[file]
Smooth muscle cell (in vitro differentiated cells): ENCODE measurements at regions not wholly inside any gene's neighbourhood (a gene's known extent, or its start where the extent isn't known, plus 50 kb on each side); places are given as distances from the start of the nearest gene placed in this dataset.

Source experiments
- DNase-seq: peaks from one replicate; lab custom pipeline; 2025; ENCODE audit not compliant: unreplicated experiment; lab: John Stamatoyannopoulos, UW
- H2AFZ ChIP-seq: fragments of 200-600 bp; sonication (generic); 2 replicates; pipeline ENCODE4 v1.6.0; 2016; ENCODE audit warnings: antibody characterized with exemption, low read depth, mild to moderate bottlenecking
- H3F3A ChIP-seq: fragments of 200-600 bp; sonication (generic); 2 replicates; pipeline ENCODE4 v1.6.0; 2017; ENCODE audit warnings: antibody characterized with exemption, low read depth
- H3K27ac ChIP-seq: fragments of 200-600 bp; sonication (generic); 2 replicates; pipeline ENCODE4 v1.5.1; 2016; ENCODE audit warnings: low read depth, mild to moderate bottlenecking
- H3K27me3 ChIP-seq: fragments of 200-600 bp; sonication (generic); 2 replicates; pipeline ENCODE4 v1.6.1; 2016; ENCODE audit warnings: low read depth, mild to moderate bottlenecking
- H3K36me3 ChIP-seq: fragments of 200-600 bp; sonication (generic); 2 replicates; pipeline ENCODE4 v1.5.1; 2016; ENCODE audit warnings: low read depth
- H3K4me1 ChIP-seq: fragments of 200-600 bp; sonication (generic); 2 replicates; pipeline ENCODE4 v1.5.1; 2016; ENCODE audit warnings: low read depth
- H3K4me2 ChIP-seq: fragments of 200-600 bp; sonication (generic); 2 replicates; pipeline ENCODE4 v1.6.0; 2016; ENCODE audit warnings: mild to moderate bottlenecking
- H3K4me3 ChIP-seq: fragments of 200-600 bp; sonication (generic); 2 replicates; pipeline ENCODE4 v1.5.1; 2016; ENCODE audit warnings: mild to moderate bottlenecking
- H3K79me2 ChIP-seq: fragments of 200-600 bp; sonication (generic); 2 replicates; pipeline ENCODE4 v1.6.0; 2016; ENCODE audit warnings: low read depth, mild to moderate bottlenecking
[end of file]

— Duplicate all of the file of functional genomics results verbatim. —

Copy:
Smooth muscle cell (in vitro differentiated cells): ENCODE measurements at regions not wholly inside any gene's neighbourhood (a gene's known extent, or its start where the extent isn't known, plus 50 kb on each side); places are given as distances from the start of the nearest gene placed in this dataset.

Source experiments
- DNase-seq: peaks from one replicate; lab custom pipeline; 2025; ENCODE audit not compliant: unreplicated experiment; lab: John Stamatoyannopoulos, UW
- H2AFZ ChIP-seq: fragments of 200-600 bp; sonication (generic); 2 replicates; pipeline ENCODE4 v1.6.0; 2016; ENCODE audit warnings: antibody characterized with exemption, low read depth, mild to moderate bottlenecking
- H3F3A ChIP-seq: fragments of 200-600 bp; sonication (generic); 2 replicates; pipeline ENCODE4 v1.6.0; 2017; ENCODE audit warnings: antibody characterized with exemption, low read depth
- H3K27ac ChIP-seq: fragments of 200-600 bp; sonication (generic); 2 replicates; pipeline ENCODE4 v1.5.1; 2016; ENCODE audit warnings: low read depth, mild to moderate bottlenecking
- H3K27me3 ChIP-seq: fragments of 200-600 bp; sonication (generic); 2 replicates; pipeline ENCODE4 v1.6.1; 2016; ENCODE audit warnings: low read depth, mild to moderate bottlenecking
- H3K36me3 ChIP-seq: fragments of 200-600 bp; sonication (generic); 2 replicates; pipeline ENCODE4 v1.5.1; 2016; ENCODE audit warnings: low read depth
- H3K4me1 ChIP-seq: fragments of 200-600 bp; sonication (generic); 2 replicates; pipeline ENCODE4 v1.5.1; 2016; ENCODE audit warnings: low read depth
- H3K4me2 ChIP-seq: fragments of 200-600 bp; sonication (generic); 2 replicates; pipeline ENCODE4 v1.6.0; 2016; ENCODE audit warnings: mild to moderate bottlenecking
- H3K4me3 ChIP-seq: fragments of 200-600 bp; sonication (generic); 2 replicates; pipeline ENCODE4 v1.5.1; 2016; ENCODE audit warnings: mild to moderate bottlenecking
- H3K79me2 ChIP-seq: fragments of 200-600 bp; sonication (generic); 2 replicates; pipeline ENCODE4 v1.6.0; 2016; ENCODE audit warnings: low read depth, mild to moderate bottlenecking